Attention FAE Customers:
Please be aware that NASBA credits are awarded based on whether the events are webcast or in-person, as well as on the number of CPE credits.
Please check the event registration page to see if NASBA credits are being awarded for the programs you select.

Want to save this page for later?

News

PCAOB Sanctions China- and Hong Kong-Based Firms for Violations

By:
S.J. Steinhardt
Published Date:
Dec 1, 2023

iStock-519089329 Audit

The Public Company Accounting Oversight Board (PCAOB) has sanctioned three China-based firms and four individuals as part of its first set of enforcement settlements with audit firms in the region since it gained full access to inspect them late last year.

Two affiliates of PwC—PwC Hong Kong and PwC China—agreed to pay a combined $7 million units over training exam misconduct from 2018 to 2020. During that time, more than 1,000 individuals from PwC Hong Kong, and hundreds of individuals from PwC China, either provided or received access to answers through two unauthorized software applications in connection with online tests for mandatory internal training courses related to the firms’ U.S. auditing curriculum.

Without either firm admitting or denying the orders’ findings, PwC Hong Kong was censured and agreed to pay a $4 million civil money penalty, and PwC China was censured and agreed to pay a $3 million civil money penalty. Both firms are required to review and improve their quality-control policies and procedures to provide reasonable assurance that their personnel act with integrity in connection with internal training, and to report their compliance to the PCAOB within 150 days.

PwC said it self-reported the problems to the PCAOB inspectors.

"We are committed to serving our clients and other stakeholders with distinction," said a statement from PwC Hong Kong/Zhong Tian emailed to Accounting Today. "When we do not fully meet the high standards we set for ourselves, we take action to learn lessons and commit to do better in the future. It is highly regrettable that a number of employees engaged in the improper sharing and use of technology aimed at assisting with internal trainings and assessments. After becoming aware of these issues, the firms investigated these matters promptly and took remedial action. This included blocking any further use of or dissemination of the technologies concerned and directing the retake of courses where applicable. We have since emphasized to all of our people our policies regarding appropriate conduct during online training courses, along with highlighting the significance of ethical and responsible use of emerging technology. We self-reported this matter to the PCAOB and have now reached a settlement. We are pleased that as part of that settlement the PCAOB has credited us with extraordinary cooperation in this matter."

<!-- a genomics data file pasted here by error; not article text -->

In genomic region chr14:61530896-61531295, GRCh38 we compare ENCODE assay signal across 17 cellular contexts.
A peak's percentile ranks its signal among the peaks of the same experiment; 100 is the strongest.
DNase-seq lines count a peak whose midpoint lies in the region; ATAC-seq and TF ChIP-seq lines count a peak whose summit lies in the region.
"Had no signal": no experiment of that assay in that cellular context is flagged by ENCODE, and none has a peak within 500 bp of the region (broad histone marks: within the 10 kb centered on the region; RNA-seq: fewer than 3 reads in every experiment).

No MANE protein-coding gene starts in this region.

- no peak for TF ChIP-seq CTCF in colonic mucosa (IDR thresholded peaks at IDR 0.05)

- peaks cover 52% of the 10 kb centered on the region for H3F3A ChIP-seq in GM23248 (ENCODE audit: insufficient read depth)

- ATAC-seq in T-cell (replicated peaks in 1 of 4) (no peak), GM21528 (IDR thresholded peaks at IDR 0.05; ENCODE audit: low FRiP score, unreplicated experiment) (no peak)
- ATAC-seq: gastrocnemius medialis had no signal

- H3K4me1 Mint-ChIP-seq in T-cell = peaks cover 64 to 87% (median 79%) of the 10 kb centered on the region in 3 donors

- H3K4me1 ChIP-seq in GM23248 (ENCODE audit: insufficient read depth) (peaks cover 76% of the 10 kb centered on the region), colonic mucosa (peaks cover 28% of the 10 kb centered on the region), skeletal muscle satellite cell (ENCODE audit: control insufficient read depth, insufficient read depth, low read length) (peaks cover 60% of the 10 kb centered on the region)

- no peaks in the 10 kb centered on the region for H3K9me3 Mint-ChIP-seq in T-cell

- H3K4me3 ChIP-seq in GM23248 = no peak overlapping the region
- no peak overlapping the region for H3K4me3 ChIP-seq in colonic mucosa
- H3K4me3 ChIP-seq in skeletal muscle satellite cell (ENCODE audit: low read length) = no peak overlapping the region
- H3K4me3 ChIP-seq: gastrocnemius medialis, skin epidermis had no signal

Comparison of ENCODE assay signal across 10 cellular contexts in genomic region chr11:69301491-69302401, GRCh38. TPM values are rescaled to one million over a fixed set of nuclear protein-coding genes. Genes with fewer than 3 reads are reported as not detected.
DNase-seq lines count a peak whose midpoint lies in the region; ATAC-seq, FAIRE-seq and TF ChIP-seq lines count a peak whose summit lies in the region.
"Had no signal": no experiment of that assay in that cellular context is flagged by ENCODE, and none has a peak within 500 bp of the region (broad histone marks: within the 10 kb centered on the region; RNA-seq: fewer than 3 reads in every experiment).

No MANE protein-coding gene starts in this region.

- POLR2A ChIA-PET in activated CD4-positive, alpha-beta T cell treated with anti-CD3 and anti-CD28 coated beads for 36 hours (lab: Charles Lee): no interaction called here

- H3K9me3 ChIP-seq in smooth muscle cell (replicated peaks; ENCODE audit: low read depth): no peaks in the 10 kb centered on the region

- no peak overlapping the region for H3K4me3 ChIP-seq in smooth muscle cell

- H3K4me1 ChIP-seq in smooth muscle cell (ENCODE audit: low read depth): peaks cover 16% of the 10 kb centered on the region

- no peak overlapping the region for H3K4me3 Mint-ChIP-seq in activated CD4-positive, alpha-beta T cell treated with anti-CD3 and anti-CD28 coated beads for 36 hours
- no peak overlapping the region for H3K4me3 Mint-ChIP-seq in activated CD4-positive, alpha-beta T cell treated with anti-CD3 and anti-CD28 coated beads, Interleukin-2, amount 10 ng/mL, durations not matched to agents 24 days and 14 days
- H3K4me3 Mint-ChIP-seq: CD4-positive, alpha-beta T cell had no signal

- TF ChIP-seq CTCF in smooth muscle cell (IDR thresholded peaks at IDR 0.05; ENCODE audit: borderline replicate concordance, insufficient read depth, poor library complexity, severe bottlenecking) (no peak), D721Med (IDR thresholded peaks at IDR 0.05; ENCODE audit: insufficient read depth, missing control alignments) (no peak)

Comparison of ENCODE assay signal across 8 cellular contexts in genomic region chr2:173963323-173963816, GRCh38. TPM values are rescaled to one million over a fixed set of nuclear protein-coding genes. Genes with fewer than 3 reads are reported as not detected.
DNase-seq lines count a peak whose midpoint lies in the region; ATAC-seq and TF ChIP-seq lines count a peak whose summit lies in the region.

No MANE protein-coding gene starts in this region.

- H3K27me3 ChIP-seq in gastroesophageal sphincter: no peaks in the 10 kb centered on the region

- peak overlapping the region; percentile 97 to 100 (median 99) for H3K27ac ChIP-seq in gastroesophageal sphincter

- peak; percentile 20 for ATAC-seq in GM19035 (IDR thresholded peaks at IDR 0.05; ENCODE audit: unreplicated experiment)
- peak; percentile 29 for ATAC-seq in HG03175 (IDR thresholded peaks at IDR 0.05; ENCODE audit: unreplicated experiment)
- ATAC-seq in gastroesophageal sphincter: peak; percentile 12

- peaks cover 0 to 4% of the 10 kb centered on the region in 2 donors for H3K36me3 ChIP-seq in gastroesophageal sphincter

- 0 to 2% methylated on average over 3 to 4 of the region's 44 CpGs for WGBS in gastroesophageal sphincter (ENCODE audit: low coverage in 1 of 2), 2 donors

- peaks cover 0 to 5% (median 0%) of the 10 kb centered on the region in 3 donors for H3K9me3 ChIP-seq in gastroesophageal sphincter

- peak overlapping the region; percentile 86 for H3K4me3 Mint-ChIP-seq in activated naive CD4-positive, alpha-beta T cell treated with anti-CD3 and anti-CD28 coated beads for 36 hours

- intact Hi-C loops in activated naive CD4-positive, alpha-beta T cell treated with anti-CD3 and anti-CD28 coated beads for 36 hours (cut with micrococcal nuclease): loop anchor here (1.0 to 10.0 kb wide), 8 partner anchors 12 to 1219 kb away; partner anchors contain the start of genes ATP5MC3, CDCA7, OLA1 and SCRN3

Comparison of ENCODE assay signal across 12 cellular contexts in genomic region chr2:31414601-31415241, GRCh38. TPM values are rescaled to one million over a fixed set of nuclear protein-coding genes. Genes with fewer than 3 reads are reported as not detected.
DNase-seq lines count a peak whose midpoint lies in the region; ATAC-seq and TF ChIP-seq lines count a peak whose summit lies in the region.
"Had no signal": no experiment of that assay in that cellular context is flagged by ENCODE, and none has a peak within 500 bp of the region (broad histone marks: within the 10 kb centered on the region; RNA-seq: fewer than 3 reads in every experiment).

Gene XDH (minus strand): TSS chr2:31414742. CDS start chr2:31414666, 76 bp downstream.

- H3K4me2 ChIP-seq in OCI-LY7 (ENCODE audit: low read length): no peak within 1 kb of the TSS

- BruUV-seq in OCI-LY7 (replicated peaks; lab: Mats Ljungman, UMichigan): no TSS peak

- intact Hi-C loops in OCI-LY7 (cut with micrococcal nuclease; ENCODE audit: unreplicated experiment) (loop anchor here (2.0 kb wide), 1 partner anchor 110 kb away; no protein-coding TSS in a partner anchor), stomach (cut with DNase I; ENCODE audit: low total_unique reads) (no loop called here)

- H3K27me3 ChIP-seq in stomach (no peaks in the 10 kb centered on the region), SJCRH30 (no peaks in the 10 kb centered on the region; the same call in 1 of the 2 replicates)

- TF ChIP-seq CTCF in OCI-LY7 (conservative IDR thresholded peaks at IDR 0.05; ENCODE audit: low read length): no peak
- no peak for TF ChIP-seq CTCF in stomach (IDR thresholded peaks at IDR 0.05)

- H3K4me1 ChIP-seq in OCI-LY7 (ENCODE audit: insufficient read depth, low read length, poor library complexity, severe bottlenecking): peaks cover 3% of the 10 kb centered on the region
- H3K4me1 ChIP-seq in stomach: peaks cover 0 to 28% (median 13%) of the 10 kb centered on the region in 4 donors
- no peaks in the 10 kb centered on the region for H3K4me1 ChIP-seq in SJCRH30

The PCAOB disputed that contention in its enforcement order. "The Firm also took years to report to PwC Global the nature of the two answer sharing applications and that more than one thousand personnel downloaded the applications,” the order read. “In fact, it was not until September 2022, when the PCAOB conducted its first inspection of the Firm in Hong Kong and asked the Firm to identify any instances of improper answer sharing by its personnel, that the Firm finally told the PCAOB and PwC Global about these details."

A third firm, mainland-China based firm, Shandong Haoxin, was fined $750,000 and four of its auditors were fined $940,000 for issuing a false audit report, failing to maintain independence from their issuer client, and improperly adopting the work of another accounting firm as their own.

The combined enforcement actions include the highest civil money penalty the PCAOB  has imposed against a China-based firm and one of the highest penalties the Board has imposed against any firm.

“The days of China-based firms evading accountability are over,"PCAOB Chair Erica Y. Williams said in a statement. "The PCAOB will take action to protect investors on U.S. markets and impose tough sanctions against anyone who violates PCAOB rules and standards, no matter where they are located. I want to thank the U.S. Congress for its leadership in passing the Holding Foreign Companies Accountable Act, which created the leverage for the PCAOB to secure the historic access which made these enforcement actions possible.”